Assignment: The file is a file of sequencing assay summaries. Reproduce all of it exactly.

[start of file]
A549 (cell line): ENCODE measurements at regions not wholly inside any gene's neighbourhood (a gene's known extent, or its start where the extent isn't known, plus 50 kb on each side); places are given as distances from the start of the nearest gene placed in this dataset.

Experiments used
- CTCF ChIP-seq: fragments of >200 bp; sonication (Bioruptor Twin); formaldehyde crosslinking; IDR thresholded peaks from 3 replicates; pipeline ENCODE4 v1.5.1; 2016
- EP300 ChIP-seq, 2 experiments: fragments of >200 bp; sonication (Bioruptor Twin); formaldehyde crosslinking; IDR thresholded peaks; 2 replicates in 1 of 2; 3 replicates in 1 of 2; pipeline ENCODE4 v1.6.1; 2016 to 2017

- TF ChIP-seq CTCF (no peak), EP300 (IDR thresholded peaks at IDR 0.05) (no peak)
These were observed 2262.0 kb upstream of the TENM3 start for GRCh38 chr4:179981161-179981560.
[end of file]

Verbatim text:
A549 (cell line): ENCODE measurements at regions not wholly inside any gene's neighbourhood (a gene's known extent, or its start where the extent isn't known, plus 50 kb on each side); places are given as distances from the start of the nearest gene placed in this dataset.

Experiments used
- CTCF ChIP-seq: fragments of >200 bp; sonication (Bioruptor Twin); formaldehyde crosslinking; IDR thresholded peaks from 3 replicates; pipeline ENCODE4 v1.5.1; 2016
- EP300 ChIP-seq, 2 experiments: fragments of >200 bp; sonication (Bioruptor Twin); formaldehyde crosslinking; IDR thresholded peaks; 2 replicates in 1 of 2; 3 replicates in 1 of 2; pipeline ENCODE4 v1.6.1; 2016 to 2017

- TF ChIP-seq CTCF (no peak), EP300 (IDR thresholded peaks at IDR 0.05) (no peak)
These were observed 2262.0 kb upstream of the TENM3 start for GRCh38 chr4:179981161-179981560.